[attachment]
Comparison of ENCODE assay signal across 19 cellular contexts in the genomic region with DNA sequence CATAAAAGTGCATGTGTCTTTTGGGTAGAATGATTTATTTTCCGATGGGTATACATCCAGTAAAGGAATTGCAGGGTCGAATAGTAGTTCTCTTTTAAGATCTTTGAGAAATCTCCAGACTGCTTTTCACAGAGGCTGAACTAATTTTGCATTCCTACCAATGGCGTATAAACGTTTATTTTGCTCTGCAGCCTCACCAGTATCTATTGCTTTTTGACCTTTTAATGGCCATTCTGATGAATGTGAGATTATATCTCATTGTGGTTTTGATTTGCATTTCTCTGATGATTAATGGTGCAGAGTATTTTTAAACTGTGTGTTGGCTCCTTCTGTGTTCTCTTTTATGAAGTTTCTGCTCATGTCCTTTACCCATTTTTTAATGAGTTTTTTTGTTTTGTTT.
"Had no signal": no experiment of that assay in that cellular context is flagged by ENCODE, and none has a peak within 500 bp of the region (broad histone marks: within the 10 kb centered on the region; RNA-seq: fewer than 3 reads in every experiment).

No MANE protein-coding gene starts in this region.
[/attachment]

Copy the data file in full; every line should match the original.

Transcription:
Comparison of ENCODE assay signal across 19 cellular contexts in the genomic region with DNA sequence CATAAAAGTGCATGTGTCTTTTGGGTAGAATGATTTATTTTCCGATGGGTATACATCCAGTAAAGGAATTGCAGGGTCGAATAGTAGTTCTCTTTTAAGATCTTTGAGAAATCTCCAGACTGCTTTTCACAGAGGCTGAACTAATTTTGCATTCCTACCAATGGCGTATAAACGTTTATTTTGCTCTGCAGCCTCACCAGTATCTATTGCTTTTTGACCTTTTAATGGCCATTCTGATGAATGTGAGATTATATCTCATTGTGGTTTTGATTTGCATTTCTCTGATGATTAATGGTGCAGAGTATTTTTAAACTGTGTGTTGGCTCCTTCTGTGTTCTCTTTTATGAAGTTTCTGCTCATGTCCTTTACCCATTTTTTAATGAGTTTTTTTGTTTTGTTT.
"Had no signal": no experiment of that assay in that cellular context is flagged by ENCODE, and none has a peak within 500 bp of the region (broad histone marks: within the 10 kb centered on the region; RNA-seq: fewer than 3 reads in every experiment).

No MANE protein-coding gene starts in this region.